New Zealand is rugby's least-civilised nation and the All Blacks answer to different rules than the rest of the world.
That's according to Stephen Jones, perhaps the international media's most outspoken critic of the All Blacks.
In his latest column for The Sunday Times, Jones expressed his amazement that Sanzaar opted against taking action against prop Owen Franks for what some observers believed was an eye-gouge against Wallabies lock Kane Douglas in last weekend's Bledisloe Cup win in Wellington.
"Are people too scared of New Zealand to take a stand? Do New Zealand dominate Sanzar [sic] so much?" Jones wrote. "And so yet another horror is added to the litany of shame."
Franks was not cited by Australia or Sanzaar after the incident, where he ran his hand over the face of Douglas early on in the All Blacks' win.
Jones claimed Franks "curled his fingers into a claw, then inserted them towards and apparently into the eye sockets of Douglas". But the Australian has since said he had no complaints about the behaviour of his opponent.
"I probably didn't realise how bad it looked until after the game [when watching it on TV]," Douglas said. "My eyes were fine and it all happened so quickly I was on to the next thing in the game.
"I didn't think of it like that. It was an All Black trying to stop me driving through the maul, arms everywhere and everything happening in a few seconds. I've got no issue at all but obviously you want to be protecting the eyes of players."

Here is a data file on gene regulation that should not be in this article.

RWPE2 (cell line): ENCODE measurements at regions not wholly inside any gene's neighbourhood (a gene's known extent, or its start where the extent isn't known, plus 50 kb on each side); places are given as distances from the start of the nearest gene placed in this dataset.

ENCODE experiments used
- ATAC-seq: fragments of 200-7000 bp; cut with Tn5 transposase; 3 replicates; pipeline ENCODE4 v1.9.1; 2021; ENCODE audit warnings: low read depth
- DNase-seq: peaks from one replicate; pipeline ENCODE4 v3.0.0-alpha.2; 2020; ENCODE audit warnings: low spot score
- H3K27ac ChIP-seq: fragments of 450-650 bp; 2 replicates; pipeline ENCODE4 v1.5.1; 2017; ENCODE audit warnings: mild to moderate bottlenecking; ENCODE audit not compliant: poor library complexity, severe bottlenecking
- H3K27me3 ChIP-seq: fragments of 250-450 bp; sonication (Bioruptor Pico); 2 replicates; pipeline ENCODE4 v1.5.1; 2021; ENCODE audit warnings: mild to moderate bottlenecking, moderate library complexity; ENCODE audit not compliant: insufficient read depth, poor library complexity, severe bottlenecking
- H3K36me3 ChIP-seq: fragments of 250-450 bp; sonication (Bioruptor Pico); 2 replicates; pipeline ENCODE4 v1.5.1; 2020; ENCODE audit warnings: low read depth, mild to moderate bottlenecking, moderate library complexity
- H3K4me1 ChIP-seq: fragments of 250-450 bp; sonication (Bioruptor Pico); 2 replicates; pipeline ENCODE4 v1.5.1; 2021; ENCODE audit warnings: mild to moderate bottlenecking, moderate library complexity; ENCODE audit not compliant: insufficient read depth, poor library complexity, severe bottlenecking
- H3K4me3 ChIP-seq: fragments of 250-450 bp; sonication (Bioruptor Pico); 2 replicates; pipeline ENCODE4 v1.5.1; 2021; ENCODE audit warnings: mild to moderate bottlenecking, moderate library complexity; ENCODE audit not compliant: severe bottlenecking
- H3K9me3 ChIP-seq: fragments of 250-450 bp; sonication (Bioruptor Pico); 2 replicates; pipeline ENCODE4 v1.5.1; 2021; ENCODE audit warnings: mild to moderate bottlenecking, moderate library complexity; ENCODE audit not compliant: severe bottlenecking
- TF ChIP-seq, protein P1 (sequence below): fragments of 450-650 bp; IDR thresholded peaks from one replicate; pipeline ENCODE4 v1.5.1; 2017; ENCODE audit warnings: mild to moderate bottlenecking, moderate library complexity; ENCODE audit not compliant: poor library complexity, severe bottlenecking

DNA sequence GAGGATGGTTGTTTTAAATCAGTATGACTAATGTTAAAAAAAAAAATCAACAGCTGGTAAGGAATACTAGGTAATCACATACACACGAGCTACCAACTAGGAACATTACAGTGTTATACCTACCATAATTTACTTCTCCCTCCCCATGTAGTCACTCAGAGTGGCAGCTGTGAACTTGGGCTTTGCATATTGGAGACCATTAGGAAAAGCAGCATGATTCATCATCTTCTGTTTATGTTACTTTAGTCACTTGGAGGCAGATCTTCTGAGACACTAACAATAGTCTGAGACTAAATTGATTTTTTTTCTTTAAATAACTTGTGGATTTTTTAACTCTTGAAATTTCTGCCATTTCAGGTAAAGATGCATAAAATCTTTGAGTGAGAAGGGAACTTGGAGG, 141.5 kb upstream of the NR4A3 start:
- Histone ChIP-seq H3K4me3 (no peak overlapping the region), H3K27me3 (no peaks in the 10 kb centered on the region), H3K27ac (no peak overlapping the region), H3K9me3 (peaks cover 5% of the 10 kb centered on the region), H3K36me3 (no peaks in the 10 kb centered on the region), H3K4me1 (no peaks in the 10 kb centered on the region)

But, despite Douglas' feelings, the incident still earned Jones' ire.
"The grotesque reality that the All Blacks are subject to an entirely different disciplinary code than the rest of the world, has yet again been exposed," he wrote.
And the Welsh writer believed Jones the failure to cite Franks was merely the latest in a long line of controversial judicial decisions involving the All Blacks, citing the infamous Brian O'Driscoll incident from the 2005 Lions tour to these shores.
"The craven abrogation by the citing officer reminds you forcibly of arguably the most horrific incident of all in Christchurch in 2005, when Keven Mealamu and Tana Umaga of New Zealand picked up O'Driscoll, not then in possession of the ball, carried him back a few yards and drove him head-first into the ground," he wrote.
"It looked horrendous enough at the time. Then a different camera angle appeared, which showed that it could have killed O'Driscoll. Instead, the spear tackle simply ruled him out of a Lions tour, in which he was captain, with a dislocated shoulder. The citing officer was found that evening scuttling through the departure lounge at Christchurch airport, waving away pertinent questions as he disappeared. No action was ever taken."
Jones asked whether, in the minds of New Zealanders, blame was "a matter of nationality" as opposed to a combinations of facts, image and safety.
"Comparisons have been drawn all week with rugby's more civilised civilised nations," he wrote, noting that in his eyes Franks' apparent foul play was worse than recent incidents involving England's Chris Ashton, Wales' Tomas Francis and Argentina's Mariano Galarza, all of whom were all suspended.
Jones argues that World Rugby must take action, otherwise future All Blacks series would feature "physical danger for every player who visits New Zealand".